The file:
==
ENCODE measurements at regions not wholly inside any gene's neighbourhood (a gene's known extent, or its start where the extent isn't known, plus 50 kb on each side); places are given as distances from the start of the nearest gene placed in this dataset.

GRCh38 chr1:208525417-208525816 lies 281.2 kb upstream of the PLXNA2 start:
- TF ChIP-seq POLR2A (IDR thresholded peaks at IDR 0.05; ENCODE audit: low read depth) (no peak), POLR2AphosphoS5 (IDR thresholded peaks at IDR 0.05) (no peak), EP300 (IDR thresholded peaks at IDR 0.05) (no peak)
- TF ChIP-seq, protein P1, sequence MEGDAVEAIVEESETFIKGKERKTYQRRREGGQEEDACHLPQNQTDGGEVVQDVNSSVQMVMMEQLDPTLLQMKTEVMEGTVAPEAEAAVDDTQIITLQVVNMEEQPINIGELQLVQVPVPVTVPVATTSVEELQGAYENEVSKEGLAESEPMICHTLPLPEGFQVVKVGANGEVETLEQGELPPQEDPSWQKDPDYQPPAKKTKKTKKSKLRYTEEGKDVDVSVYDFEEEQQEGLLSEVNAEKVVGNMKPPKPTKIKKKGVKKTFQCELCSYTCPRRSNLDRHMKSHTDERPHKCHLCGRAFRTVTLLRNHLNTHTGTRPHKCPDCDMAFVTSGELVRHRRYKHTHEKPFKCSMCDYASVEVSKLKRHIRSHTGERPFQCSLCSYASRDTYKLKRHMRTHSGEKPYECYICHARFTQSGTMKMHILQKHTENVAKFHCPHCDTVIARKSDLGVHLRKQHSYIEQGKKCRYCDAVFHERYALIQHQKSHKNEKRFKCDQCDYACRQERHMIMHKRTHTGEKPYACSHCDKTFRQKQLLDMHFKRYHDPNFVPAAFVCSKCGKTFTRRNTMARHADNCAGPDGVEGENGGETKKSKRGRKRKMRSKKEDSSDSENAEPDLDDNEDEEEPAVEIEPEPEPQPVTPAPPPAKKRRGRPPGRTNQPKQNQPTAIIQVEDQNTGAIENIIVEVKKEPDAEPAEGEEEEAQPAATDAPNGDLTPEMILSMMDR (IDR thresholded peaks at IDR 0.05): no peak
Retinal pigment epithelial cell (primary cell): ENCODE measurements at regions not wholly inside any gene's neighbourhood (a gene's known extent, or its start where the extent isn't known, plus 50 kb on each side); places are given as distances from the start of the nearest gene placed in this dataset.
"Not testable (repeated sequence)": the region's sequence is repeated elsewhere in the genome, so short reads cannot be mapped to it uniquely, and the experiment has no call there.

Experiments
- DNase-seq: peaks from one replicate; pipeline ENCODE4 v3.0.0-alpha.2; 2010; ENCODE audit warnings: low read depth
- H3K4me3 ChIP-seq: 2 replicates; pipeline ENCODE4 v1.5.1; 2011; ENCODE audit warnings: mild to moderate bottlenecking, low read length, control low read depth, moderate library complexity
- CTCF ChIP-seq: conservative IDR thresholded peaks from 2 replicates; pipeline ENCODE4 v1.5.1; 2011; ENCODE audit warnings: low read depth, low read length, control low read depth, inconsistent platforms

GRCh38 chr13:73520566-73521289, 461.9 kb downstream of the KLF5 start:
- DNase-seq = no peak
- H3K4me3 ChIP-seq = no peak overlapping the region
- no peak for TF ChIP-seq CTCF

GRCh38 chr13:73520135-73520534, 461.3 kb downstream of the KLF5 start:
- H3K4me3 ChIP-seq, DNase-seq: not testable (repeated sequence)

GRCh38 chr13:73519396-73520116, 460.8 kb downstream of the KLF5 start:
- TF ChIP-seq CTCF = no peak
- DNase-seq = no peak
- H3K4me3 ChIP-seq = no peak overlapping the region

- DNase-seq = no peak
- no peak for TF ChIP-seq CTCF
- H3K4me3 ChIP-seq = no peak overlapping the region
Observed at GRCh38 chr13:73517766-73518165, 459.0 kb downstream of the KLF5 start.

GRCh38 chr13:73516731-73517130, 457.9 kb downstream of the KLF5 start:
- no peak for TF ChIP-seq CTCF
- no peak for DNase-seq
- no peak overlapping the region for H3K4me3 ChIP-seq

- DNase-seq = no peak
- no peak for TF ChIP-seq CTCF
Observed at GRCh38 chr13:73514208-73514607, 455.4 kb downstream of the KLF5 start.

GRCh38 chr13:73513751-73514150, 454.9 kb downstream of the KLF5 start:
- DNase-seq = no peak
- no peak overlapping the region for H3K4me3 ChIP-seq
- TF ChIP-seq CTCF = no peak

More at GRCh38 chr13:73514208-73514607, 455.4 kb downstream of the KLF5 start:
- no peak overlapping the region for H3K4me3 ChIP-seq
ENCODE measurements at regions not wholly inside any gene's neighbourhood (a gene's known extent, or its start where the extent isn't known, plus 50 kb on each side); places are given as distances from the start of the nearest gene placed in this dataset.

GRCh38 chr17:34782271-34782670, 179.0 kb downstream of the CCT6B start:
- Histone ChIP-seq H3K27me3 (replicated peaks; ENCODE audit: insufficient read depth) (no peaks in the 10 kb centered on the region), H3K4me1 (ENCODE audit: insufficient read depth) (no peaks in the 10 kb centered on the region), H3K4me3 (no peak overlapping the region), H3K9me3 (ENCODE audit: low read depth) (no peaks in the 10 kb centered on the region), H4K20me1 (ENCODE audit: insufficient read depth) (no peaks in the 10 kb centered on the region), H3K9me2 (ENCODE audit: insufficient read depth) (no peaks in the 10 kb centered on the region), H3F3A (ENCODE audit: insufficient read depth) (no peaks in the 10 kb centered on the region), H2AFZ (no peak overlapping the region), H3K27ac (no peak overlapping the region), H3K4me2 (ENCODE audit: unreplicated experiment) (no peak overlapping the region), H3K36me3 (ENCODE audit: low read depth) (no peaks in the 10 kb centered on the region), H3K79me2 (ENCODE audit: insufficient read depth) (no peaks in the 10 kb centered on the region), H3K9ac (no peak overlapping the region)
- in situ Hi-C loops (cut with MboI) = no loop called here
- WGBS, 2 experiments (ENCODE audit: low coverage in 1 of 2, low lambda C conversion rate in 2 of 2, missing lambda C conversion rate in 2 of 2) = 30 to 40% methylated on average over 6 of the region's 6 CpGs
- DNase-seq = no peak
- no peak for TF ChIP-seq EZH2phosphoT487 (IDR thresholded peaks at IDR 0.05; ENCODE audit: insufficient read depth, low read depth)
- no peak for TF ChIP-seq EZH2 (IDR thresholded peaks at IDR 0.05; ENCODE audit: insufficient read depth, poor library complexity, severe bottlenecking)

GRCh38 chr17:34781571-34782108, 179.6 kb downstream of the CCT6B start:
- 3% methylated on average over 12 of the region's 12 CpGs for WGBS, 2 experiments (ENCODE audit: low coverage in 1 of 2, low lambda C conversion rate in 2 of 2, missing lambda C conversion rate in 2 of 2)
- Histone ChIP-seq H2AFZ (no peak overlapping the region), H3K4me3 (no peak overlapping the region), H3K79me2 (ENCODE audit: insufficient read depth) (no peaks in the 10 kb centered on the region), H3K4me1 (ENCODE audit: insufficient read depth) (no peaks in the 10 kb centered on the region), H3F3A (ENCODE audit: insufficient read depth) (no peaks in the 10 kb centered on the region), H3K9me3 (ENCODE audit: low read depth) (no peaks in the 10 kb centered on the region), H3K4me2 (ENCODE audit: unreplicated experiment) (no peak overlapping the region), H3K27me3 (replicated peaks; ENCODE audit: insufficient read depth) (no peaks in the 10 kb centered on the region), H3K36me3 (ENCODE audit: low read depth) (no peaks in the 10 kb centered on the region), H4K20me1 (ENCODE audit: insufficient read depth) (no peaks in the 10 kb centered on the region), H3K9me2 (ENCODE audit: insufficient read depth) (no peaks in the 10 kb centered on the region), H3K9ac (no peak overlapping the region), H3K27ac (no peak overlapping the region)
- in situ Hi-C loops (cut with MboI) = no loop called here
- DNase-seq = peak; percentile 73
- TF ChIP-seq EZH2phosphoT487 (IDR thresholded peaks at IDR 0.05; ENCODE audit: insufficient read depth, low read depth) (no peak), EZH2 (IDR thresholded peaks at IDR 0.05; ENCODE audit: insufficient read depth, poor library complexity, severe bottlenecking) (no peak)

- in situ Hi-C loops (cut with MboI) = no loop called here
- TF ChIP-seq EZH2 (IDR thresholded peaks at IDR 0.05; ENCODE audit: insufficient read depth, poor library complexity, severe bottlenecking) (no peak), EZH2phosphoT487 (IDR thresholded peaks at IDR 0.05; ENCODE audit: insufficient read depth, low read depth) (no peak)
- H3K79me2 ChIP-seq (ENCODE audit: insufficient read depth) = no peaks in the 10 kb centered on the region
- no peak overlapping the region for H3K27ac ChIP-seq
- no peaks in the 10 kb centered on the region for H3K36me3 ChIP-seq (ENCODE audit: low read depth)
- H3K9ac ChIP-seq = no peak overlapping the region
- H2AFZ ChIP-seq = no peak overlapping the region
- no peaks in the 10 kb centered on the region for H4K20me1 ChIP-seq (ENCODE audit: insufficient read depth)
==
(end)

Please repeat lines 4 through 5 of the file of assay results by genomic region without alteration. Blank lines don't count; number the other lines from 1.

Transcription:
- TF ChIP-seq, protein P1, sequence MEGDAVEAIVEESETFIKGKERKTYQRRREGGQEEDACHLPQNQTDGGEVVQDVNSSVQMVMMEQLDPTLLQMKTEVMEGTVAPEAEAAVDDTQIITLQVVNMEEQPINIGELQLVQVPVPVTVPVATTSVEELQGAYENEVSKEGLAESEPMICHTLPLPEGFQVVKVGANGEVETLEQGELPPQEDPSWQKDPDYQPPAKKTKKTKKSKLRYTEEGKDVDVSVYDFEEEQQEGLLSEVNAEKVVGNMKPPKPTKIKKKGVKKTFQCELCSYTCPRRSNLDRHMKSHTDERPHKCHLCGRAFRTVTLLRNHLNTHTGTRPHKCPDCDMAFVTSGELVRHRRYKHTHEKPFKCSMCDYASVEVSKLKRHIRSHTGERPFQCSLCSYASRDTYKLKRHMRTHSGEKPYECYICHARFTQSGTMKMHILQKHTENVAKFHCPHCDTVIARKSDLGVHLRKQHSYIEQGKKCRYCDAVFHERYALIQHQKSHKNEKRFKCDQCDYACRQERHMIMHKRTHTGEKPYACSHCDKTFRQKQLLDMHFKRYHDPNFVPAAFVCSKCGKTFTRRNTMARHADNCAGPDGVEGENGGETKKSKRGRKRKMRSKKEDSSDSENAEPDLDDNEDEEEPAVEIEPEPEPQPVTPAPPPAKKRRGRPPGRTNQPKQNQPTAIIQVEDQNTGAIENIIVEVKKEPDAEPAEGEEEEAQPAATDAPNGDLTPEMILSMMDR (IDR thresholded peaks at IDR 0.05): no peak
Retinal pigment epithelial cell (primary cell): ENCODE measurements at regions not wholly inside any gene's neighbourhood (a gene's known extent, or its start where the extent isn't known, plus 50 kb on each side); places are given as distances from the start of the nearest gene placed in this dataset.